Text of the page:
The fourth presidential impeachment. I'm counting the Nixon proceedings and our nation's history. But the third over the past half century.


And I respectfully submit that the Senate, in its wisdom, would do well in its deliberations to guide the nation in this world's greatest deliberative body.


To return to our country's traditions when prejudice. Presidential impeachment was truly a measure of last resort. Members of this body can help. And in this very proceeding, restore our constitutional and historical traditions above all, by returning to the text of the constitution itself. It can do so by its example here in these proceedings.


In weaving the tapestry of what can rightly be called the common law of presidential impeachment. That's what courts do. They weave the common law.


There are indications within the constitutional text. Come to our history. But this fundamental question is appropriate to be asked. You're familiar with the arguments. Was there a crime or other violation of established law?


Alleged. So let's turn to the text. Throughout the Constitution's description of impeachment, the text speaks always, always without exception in terms of crimes. It begins, of course, with treason.


The greatest of crimes against the state and against we the people, but so misused as a bludgeon in parliamentary experiences to lead the founders to actually define the term. And the constitution itself.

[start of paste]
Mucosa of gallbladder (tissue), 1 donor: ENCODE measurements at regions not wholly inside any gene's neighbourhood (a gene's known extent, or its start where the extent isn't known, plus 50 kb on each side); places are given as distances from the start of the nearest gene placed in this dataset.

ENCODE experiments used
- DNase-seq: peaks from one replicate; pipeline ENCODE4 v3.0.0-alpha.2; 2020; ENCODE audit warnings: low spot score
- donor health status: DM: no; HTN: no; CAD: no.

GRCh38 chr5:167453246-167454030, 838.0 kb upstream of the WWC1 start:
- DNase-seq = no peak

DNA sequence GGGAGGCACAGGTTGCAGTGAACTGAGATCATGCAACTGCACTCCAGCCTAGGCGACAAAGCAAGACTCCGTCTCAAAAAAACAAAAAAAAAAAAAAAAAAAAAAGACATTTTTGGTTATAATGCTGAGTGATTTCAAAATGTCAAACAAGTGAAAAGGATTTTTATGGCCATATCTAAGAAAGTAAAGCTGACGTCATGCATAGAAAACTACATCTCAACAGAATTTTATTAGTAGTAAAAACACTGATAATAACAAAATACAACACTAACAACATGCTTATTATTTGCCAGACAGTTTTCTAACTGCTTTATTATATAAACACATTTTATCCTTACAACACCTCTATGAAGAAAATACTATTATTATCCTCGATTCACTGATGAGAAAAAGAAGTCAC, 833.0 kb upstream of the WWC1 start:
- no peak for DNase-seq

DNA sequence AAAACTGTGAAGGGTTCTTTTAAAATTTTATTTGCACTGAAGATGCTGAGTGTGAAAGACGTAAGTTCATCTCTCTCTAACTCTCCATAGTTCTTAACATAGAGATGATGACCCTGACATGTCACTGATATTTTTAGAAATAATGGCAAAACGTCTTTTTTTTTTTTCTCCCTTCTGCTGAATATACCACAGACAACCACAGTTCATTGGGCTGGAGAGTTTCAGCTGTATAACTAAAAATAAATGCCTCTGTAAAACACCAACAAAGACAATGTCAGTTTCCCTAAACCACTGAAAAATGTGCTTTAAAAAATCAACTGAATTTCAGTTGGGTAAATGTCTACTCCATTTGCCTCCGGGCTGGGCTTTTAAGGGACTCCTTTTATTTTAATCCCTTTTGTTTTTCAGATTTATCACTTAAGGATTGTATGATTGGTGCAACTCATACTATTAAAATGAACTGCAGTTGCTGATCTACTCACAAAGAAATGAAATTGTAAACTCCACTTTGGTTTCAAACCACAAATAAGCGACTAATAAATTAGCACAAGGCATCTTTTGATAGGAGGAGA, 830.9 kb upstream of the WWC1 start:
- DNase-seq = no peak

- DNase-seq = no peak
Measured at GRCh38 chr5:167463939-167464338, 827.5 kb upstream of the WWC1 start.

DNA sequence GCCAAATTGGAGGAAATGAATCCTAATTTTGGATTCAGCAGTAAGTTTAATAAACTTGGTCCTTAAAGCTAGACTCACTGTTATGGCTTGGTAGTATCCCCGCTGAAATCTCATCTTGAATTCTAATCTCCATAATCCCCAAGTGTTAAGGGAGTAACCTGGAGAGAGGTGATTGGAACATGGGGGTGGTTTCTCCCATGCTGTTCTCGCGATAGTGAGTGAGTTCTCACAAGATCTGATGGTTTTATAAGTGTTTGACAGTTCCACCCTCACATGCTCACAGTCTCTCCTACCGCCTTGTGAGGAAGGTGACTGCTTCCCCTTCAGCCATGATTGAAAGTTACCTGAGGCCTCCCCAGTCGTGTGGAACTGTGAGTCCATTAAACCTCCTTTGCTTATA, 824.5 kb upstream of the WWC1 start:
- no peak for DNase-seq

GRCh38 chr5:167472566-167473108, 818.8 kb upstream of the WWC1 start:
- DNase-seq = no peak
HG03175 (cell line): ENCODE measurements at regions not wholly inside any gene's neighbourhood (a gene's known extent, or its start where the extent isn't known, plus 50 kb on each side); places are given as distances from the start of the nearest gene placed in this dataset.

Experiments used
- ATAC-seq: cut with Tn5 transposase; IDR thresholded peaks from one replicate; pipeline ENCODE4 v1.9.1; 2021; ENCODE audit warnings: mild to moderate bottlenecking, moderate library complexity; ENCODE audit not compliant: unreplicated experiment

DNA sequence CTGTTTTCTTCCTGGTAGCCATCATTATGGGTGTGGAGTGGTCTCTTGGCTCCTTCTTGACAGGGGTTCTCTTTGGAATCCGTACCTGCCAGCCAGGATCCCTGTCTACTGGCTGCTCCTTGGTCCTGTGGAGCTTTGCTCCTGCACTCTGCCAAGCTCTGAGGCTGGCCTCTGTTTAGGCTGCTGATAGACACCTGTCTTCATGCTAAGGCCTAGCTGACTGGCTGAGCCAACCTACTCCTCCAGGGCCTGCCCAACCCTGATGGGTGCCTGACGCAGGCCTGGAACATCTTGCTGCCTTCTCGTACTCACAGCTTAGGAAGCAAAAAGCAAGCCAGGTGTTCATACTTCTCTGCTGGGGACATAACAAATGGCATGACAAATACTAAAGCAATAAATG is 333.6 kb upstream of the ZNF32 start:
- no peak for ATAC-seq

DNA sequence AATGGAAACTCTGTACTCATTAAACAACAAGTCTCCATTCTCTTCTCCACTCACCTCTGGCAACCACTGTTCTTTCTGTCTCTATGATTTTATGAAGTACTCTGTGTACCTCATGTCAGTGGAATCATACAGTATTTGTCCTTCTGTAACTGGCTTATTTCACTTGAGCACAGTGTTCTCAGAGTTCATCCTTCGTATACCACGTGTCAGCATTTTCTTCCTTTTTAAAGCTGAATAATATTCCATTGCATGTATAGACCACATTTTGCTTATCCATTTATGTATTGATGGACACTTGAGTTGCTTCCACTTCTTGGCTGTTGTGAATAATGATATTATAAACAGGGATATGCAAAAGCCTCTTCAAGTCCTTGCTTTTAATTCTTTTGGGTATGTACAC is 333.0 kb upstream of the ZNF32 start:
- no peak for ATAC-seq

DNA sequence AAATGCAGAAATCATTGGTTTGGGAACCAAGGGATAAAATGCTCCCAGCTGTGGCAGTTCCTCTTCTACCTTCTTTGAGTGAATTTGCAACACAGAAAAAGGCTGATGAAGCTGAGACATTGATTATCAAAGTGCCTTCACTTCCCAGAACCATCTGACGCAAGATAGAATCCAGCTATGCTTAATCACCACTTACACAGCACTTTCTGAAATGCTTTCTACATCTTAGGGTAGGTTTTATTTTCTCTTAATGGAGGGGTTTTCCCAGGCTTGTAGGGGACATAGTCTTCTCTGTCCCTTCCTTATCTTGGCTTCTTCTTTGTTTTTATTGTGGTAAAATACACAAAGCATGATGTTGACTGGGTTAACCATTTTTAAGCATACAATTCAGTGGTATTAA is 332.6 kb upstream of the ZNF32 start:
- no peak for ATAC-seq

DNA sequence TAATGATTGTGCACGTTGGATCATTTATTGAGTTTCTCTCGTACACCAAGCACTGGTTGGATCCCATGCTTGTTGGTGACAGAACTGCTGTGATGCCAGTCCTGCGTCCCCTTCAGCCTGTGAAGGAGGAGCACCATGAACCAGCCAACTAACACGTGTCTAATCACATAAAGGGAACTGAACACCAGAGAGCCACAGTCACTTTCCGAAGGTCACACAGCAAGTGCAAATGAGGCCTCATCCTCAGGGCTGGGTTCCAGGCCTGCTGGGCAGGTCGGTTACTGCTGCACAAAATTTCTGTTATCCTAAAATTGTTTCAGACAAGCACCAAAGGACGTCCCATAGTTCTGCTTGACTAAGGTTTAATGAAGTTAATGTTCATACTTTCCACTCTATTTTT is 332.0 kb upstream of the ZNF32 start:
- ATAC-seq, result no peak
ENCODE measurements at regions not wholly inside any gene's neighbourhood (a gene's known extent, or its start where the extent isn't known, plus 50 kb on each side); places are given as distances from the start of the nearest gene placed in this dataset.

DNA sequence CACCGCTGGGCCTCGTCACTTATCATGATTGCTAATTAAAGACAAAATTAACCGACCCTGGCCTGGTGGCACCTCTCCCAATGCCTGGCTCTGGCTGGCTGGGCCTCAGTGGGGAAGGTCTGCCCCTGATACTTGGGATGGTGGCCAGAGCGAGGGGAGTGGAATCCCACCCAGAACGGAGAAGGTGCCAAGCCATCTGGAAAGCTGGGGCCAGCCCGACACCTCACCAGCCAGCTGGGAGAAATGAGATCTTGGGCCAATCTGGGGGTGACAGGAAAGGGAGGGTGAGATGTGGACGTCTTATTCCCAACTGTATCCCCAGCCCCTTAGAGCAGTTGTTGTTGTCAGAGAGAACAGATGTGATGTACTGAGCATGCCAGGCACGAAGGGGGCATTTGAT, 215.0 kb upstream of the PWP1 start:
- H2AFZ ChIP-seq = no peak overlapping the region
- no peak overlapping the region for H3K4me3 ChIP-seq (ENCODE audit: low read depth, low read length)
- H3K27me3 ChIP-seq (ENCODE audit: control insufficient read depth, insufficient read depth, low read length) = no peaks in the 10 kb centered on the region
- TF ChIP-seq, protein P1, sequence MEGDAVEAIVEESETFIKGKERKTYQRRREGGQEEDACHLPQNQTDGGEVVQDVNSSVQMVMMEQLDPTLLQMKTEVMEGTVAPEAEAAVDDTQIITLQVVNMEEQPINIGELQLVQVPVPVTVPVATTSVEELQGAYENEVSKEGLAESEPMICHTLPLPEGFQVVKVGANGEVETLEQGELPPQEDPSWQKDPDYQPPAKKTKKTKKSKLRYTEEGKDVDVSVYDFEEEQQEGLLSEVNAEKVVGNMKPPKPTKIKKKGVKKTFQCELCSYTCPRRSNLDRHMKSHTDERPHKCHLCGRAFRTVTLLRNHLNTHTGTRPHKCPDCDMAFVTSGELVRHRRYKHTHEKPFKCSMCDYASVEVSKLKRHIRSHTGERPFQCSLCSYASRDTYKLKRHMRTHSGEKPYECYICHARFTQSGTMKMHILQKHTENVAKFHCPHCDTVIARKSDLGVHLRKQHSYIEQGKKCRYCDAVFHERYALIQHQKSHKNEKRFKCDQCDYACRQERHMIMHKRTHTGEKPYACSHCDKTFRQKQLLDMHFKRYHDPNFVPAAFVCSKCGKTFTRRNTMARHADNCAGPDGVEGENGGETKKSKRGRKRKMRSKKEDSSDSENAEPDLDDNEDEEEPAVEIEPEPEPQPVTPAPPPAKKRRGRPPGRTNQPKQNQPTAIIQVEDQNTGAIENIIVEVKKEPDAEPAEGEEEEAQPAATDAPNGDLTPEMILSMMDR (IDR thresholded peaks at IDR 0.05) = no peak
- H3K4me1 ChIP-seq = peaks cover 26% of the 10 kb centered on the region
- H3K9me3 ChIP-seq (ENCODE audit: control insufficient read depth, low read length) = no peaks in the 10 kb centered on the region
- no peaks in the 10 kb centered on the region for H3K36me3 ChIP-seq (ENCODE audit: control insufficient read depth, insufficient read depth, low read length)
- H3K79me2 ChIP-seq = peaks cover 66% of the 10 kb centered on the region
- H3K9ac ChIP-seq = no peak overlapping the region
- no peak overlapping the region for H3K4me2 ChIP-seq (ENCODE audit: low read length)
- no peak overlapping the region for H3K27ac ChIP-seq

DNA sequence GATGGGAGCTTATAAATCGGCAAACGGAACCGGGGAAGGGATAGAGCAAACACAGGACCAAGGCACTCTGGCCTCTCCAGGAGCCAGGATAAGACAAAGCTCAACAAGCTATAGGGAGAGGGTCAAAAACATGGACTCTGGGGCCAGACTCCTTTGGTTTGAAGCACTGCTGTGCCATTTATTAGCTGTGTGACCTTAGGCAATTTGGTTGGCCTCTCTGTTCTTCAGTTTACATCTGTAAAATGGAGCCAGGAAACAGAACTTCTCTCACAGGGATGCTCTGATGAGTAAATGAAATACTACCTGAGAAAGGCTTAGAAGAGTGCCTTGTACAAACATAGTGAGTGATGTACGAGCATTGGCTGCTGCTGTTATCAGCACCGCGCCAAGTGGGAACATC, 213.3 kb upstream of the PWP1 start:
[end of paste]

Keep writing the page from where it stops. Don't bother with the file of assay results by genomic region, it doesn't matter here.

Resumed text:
Bribery and iniquitous form of moral and legal corruption and the basis of so many of the three impeachment proceedings over the course of our history.


Again, almost all of them against judges and then the mysterious terms, other high crimes and misdemeanors. Once again, the language is employing the language of crimes. The Constitution is speaking to us in terms of crimes.


Each of those references, when you count them, count seven, count eight supports the conclusion that impeachments should be evaluated in terms of offenses against established law.


But especially with respect to the presidency, where the Constitution requires the chief justice of the United States and not a political officer, no matter how honest, no matter how impartial to preside a trial guided by history, the framers made a deliberate and wise choice to cabin, to constrain, to limit the power of impeachment.